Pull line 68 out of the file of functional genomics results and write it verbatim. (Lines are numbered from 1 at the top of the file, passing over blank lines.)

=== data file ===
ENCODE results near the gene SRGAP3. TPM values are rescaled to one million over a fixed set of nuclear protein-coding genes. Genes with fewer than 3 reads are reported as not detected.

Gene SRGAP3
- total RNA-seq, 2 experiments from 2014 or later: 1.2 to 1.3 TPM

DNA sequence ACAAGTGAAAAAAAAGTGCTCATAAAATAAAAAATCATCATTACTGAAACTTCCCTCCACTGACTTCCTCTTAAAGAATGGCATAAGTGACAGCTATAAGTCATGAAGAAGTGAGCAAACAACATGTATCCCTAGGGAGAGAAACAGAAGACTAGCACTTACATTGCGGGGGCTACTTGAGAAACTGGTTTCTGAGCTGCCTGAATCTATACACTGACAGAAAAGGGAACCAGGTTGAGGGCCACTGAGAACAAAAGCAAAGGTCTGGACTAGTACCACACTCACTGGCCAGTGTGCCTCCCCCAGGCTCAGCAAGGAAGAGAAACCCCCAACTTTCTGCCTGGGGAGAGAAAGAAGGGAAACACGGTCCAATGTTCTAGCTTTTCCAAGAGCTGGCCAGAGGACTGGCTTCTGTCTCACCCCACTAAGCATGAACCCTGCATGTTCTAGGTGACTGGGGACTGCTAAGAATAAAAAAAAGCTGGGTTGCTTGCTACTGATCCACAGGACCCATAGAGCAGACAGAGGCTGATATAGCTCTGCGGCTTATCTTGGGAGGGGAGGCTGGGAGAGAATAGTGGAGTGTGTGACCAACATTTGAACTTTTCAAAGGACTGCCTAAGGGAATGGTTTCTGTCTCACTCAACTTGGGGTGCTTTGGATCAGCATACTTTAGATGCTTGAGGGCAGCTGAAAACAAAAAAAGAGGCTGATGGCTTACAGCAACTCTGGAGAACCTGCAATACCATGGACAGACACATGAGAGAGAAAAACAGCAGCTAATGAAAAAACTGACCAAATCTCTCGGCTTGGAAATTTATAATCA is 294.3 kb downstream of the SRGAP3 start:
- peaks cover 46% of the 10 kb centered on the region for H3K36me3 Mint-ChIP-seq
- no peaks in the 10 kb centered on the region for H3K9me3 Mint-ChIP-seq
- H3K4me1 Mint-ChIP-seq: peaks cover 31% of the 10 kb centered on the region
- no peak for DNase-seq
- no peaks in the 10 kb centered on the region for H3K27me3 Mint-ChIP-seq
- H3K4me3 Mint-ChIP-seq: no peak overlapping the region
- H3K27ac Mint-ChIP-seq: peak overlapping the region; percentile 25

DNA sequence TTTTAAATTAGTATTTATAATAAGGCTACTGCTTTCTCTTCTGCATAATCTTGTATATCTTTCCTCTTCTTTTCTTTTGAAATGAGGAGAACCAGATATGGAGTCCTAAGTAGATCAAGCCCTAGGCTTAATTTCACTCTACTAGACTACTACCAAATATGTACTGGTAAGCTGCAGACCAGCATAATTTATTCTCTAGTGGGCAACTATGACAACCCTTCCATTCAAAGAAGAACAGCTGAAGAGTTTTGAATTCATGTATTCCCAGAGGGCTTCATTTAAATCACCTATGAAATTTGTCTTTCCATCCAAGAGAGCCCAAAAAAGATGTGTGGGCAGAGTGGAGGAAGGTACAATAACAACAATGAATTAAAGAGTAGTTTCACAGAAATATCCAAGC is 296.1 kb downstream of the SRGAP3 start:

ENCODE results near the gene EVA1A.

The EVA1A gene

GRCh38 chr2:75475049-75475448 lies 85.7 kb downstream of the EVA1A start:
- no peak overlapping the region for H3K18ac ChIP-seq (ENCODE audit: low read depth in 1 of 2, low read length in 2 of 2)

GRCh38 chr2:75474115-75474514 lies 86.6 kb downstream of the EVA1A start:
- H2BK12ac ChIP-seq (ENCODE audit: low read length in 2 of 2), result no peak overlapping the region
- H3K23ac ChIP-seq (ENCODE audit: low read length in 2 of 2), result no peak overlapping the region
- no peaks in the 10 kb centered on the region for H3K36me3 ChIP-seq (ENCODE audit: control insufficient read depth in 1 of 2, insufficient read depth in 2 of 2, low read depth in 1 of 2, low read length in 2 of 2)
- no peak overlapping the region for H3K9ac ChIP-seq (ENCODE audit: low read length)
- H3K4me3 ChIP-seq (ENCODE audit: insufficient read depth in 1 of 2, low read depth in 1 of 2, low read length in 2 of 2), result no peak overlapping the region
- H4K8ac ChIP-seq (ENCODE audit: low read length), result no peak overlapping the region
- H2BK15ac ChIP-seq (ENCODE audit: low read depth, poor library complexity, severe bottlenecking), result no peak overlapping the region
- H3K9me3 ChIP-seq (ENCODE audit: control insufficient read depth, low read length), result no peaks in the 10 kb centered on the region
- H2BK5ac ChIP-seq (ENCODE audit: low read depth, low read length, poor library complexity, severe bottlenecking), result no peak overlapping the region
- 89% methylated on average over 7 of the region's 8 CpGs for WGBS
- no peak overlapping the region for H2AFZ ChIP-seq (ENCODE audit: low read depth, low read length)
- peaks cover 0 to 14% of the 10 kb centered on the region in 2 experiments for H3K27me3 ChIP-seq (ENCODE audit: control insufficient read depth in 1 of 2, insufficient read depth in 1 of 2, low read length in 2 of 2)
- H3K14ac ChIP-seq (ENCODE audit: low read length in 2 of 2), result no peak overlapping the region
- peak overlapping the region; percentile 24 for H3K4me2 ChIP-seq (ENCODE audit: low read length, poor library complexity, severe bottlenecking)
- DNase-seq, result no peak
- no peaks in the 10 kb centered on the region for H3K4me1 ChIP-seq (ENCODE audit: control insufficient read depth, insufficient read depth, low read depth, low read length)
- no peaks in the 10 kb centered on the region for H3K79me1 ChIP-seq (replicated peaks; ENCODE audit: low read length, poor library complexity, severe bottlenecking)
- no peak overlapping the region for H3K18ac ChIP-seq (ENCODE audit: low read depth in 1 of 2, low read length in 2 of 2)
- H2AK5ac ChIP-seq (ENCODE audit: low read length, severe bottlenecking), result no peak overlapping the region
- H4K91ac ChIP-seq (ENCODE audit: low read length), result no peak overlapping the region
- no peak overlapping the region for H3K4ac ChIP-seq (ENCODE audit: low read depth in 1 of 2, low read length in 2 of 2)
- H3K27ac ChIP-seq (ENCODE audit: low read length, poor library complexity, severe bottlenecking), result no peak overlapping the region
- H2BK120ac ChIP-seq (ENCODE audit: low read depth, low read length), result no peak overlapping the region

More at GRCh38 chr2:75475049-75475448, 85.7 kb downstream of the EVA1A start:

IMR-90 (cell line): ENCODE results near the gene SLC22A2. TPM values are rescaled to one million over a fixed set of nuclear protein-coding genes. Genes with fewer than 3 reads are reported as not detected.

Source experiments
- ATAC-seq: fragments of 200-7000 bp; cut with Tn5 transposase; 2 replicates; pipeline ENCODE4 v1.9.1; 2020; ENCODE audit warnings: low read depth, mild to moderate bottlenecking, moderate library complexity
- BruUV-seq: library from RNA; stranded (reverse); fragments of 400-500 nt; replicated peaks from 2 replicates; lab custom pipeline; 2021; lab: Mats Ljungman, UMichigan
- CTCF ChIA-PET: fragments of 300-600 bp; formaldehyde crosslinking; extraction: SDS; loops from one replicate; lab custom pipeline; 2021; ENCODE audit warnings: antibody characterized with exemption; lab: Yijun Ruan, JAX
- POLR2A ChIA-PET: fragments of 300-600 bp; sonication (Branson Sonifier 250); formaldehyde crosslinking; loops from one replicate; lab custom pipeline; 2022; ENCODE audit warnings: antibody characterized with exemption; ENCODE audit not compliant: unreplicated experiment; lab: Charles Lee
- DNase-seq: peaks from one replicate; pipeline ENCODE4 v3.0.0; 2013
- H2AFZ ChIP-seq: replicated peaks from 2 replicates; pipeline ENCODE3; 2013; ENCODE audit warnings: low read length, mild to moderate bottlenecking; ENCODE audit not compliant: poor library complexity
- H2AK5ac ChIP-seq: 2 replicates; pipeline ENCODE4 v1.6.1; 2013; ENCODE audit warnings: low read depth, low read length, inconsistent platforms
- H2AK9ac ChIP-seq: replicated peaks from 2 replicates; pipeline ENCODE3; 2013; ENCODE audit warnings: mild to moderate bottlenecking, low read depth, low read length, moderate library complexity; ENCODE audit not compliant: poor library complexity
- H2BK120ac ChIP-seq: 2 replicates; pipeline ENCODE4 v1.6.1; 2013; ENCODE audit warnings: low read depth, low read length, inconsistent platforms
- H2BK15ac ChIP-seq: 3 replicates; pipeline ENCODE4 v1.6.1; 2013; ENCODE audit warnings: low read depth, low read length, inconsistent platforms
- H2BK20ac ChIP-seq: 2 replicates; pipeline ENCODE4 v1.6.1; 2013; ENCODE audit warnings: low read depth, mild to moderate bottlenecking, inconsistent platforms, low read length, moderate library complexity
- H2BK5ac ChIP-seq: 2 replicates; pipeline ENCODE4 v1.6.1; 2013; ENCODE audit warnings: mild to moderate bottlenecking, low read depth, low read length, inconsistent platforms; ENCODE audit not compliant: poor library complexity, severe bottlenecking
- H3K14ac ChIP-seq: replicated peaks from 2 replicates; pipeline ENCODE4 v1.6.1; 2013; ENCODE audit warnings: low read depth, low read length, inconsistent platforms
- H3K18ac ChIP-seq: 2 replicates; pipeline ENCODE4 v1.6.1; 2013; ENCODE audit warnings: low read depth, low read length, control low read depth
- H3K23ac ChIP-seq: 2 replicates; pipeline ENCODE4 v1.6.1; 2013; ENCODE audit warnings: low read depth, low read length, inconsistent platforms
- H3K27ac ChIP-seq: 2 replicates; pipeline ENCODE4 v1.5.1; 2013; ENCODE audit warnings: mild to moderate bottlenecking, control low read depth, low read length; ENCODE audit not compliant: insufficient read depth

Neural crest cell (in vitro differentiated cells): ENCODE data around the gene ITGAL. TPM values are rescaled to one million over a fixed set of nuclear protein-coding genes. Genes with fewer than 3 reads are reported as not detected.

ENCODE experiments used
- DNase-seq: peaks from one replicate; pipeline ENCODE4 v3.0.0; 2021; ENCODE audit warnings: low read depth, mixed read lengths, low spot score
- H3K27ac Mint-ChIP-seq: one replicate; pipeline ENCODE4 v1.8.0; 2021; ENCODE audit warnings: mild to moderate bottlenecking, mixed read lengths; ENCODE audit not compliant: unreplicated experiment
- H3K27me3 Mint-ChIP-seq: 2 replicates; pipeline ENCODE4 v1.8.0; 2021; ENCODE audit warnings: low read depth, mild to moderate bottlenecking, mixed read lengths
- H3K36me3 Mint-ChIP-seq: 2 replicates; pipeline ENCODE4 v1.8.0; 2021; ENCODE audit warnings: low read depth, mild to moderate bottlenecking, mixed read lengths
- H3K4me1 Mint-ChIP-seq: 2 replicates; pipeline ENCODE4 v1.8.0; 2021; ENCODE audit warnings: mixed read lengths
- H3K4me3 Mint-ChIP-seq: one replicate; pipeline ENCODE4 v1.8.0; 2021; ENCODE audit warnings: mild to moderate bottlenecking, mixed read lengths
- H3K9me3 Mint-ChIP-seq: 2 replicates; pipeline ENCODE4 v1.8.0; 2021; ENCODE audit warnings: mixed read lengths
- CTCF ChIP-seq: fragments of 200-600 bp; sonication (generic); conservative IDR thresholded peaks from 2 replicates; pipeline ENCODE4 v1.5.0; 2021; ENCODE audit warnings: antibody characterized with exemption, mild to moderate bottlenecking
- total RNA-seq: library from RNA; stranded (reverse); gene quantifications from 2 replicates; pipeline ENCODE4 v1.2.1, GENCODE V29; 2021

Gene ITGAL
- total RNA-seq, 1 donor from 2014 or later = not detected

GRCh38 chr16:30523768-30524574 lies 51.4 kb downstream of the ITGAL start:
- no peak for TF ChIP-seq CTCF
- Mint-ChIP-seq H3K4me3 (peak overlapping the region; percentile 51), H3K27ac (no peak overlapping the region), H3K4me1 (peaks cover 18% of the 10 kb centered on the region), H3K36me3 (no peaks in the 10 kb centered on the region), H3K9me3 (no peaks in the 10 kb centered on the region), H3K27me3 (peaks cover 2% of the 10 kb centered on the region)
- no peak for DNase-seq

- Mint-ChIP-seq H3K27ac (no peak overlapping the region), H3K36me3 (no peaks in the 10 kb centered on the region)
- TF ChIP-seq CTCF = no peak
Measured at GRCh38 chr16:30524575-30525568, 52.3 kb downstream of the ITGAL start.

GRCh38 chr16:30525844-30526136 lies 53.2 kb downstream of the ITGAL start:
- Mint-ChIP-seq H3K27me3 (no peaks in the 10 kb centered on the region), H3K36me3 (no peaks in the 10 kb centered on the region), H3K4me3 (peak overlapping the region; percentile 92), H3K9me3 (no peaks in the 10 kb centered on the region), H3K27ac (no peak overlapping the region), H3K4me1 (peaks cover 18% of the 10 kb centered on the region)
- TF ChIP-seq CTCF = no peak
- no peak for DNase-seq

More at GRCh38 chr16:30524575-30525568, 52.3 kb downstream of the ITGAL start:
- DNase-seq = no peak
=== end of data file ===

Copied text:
- H3K9me3 Mint-ChIP-seq: 2 replicates; pipeline ENCODE4 v1.8.0; 2021; ENCODE audit warnings: mixed read lengths